Hi Sno, Laika, Olive, Marc & John. It was great to read other peoples reactions. Yes, I think I want to call them preferences as well, as a bias sounds a bit too radical :) I also kinda get what Sno says, I also have to really work at light direction, especially in portraits, landscapes it tends to be clearer, but.... my clouds are often on the righthand side :oops: I actually don't for the most part have a problem with my or others "preferences" as this is what makes art unique, as opposed to a photo. I'm not sure if my lefthanded hills as just a coincidence, but now this thread has opened up some other things to observe and ponder. Thanks all.
 
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Bartc

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350
Strong color and contrast. Almost always paint with that way. Have to make myself lower contrast, paint higher key and mute the saturation.

Being essentially a plein air painter (no, I'm not really limited, just a preference this past decade), I have learned to fight the tendency toward capturing broad vistas and narrative detail. Much better when I isolate and compose and go light on the detail. My desire is toward the "lyrical" and not the "literal", a direction that takes work to achieve.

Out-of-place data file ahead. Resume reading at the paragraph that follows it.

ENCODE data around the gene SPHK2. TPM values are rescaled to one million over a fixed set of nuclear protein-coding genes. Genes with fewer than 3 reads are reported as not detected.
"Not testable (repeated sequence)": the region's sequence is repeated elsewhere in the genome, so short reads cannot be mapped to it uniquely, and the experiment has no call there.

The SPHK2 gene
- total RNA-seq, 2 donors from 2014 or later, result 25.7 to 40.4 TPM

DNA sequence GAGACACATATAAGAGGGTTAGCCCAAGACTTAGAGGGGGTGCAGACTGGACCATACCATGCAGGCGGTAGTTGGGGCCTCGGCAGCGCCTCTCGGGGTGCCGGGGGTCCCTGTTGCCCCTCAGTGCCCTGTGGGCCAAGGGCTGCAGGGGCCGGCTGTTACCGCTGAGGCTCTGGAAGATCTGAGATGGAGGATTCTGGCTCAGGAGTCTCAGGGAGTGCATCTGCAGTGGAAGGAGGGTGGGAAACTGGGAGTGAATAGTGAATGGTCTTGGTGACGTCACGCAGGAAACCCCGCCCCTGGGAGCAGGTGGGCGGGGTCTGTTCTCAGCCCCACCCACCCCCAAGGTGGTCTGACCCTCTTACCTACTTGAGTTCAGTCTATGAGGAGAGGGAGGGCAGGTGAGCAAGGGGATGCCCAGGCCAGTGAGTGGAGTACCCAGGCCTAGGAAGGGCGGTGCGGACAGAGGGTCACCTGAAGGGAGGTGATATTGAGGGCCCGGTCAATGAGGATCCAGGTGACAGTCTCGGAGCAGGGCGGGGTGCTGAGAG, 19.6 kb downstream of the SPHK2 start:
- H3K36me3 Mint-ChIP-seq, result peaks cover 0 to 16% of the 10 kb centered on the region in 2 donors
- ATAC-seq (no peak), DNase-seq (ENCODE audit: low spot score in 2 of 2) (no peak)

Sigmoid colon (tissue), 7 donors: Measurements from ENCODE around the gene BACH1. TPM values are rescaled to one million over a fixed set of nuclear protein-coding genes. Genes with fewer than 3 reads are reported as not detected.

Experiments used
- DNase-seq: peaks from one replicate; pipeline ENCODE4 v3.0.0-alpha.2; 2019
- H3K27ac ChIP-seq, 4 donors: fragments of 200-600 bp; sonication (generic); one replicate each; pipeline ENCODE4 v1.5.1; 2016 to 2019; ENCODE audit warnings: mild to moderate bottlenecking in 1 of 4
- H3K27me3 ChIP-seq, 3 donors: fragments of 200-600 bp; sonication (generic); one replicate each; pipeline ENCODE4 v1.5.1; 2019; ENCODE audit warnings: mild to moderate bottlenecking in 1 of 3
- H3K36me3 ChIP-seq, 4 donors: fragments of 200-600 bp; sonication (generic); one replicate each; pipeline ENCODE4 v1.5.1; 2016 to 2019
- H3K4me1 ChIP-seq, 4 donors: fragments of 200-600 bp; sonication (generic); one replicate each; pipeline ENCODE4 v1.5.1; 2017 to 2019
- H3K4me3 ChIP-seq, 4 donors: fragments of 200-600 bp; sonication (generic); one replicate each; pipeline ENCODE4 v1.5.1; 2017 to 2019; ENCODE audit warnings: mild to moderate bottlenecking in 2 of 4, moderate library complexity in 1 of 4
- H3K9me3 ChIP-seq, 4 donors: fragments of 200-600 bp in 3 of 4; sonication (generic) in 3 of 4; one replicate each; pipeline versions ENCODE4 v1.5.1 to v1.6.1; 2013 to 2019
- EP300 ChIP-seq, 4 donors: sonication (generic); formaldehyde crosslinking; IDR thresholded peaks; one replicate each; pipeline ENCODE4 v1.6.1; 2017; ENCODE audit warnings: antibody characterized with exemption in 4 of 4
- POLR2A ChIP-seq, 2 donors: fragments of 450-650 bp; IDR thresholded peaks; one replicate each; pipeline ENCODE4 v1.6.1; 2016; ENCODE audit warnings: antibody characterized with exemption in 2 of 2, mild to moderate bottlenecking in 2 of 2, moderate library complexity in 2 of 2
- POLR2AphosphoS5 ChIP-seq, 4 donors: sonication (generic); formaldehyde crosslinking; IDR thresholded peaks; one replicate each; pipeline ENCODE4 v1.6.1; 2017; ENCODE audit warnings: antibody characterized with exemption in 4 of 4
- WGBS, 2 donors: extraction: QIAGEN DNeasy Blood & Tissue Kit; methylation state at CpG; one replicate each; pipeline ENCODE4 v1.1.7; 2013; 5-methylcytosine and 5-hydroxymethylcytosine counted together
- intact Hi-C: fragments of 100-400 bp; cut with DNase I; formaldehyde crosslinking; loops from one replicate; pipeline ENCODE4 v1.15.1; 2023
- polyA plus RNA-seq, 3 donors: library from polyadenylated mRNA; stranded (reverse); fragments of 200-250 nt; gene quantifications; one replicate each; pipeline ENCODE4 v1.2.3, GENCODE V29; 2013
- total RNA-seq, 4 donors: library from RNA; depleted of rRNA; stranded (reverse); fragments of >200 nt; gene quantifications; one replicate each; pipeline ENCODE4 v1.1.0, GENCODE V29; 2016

P. Barrie

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781
Agreed, reading from left to right is common in many languages which may lead to that “bias” when working. The Left to right rule is one sometimes applied to photography composition.
I know I have this preference when choosing scenes and setting up still lifes.
 
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stlukesguild

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I used to work in the manner I learned in Art School... working all over from the very start. After I spent some years working in collage... completing one area and then moving on to the next with each new area worked in such a manner to harmonize with what already went before. The figure is always the last thing I complete... and the first thing I establish.
 

Artyczar

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8,654